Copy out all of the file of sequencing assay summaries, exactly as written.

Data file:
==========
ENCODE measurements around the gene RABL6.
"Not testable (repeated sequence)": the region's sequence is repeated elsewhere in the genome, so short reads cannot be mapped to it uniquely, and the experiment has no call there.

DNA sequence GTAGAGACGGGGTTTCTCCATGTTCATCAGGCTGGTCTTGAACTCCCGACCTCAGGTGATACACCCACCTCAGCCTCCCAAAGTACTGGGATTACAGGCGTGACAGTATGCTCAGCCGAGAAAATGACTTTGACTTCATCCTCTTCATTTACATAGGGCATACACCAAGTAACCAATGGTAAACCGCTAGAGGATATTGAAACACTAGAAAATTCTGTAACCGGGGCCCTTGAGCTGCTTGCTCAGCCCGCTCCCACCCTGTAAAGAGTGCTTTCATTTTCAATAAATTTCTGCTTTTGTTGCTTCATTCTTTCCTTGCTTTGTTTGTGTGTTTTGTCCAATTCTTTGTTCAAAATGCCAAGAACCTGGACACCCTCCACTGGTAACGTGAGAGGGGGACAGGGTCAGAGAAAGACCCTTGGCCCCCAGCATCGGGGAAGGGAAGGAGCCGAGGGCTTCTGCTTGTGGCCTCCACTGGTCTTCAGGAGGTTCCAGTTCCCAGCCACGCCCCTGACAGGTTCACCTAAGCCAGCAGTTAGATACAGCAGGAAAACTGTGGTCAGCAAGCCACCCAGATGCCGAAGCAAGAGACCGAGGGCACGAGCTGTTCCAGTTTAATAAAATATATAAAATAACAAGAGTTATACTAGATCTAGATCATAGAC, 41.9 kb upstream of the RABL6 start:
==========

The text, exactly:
ENCODE measurements around the gene RABL6.
"Not testable (repeated sequence)": the region's sequence is repeated elsewhere in the genome, so short reads cannot be mapped to it uniquely, and the experiment has no call there.

DNA sequence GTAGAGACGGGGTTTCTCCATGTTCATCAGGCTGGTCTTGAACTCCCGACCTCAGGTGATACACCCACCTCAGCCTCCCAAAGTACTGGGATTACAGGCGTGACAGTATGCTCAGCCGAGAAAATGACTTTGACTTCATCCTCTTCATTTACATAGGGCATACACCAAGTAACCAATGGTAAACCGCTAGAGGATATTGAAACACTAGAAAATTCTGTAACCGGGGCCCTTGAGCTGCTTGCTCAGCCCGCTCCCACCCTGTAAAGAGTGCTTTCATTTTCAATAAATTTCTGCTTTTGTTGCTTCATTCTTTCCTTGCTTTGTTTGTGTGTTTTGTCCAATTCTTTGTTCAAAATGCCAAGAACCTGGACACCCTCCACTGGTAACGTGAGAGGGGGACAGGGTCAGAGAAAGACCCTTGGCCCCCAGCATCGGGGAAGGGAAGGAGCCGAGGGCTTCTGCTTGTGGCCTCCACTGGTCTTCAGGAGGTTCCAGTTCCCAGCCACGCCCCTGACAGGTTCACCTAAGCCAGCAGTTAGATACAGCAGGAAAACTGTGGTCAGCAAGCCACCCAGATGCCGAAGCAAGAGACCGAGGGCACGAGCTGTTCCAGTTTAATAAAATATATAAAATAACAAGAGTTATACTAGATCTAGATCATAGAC, 41.9 kb upstream of the RABL6 start: